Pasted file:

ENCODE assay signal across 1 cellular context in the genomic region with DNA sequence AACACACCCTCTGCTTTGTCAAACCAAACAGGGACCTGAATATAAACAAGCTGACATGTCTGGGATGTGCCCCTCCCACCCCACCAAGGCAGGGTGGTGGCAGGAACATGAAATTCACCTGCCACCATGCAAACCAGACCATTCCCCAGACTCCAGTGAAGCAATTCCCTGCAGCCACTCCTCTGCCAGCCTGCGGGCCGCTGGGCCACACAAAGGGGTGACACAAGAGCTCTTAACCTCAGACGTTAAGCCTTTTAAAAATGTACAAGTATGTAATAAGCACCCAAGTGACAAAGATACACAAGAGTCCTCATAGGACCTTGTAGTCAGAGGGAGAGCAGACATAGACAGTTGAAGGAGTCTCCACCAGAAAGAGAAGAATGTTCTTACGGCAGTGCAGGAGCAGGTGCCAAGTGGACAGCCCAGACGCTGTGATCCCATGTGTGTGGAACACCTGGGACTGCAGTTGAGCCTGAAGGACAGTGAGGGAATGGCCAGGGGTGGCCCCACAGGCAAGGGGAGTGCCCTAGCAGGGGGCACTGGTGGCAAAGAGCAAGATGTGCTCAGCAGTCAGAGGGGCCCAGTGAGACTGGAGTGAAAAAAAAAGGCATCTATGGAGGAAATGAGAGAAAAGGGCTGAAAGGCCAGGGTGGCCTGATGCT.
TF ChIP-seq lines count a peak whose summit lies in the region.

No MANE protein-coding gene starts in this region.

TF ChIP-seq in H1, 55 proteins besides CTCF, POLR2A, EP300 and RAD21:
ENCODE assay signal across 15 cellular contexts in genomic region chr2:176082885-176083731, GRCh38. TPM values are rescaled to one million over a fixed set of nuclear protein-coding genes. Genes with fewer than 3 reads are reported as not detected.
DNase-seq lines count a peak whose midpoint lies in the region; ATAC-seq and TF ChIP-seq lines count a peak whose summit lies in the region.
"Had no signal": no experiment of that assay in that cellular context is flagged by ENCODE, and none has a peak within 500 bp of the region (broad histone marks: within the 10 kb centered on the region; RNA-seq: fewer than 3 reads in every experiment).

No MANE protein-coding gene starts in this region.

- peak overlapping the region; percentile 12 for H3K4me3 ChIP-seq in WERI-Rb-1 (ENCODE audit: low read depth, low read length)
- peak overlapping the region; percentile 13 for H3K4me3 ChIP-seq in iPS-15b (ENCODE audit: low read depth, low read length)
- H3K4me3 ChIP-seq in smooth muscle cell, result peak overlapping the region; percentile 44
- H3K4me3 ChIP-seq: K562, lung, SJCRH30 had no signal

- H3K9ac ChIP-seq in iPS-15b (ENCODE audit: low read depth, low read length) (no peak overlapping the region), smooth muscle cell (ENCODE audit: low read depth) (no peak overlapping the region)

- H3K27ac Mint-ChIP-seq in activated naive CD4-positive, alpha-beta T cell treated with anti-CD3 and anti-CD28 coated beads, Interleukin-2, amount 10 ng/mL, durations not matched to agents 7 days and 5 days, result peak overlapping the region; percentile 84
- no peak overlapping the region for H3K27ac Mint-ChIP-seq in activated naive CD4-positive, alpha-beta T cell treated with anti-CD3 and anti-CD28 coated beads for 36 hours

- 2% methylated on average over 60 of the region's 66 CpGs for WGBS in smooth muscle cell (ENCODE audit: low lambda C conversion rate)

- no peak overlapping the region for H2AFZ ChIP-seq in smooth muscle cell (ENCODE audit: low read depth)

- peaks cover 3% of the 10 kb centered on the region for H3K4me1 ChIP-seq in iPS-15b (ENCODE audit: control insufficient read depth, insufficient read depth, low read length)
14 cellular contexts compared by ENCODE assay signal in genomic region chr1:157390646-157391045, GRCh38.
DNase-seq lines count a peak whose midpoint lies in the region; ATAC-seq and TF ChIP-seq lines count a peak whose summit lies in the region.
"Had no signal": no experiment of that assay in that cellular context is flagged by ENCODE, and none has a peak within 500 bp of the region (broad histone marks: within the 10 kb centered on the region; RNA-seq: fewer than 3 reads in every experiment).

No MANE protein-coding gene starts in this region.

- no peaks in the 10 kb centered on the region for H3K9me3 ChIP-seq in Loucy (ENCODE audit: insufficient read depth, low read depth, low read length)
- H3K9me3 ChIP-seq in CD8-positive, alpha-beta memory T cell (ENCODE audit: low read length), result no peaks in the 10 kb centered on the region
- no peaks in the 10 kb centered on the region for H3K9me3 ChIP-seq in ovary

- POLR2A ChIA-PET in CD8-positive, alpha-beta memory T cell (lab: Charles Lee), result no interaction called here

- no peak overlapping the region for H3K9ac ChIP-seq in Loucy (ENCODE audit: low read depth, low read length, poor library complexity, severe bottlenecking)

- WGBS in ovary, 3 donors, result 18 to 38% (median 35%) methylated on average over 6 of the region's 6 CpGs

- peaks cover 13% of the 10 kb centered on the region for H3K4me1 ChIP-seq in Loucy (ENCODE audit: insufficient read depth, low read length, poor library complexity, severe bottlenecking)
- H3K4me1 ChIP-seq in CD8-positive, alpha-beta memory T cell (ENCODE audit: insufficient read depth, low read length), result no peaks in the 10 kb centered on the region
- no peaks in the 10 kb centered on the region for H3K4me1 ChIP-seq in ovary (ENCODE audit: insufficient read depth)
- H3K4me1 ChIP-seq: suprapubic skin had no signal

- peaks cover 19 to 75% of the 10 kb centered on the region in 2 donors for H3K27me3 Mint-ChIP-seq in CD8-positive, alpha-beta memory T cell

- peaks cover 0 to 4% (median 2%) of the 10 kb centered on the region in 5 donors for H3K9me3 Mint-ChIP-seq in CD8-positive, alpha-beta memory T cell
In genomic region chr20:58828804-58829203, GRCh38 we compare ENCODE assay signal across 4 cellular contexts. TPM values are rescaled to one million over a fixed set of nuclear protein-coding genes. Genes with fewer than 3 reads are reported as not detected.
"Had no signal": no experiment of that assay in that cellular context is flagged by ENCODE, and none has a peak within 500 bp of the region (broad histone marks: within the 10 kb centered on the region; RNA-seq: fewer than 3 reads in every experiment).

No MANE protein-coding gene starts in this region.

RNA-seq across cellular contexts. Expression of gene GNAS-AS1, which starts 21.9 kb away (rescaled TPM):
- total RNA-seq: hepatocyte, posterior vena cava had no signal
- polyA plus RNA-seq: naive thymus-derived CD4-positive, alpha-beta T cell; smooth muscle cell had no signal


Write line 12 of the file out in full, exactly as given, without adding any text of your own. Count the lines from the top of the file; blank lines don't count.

- H3K4me3 ChIP-seq: K562, lung, SJCRH30 had no signal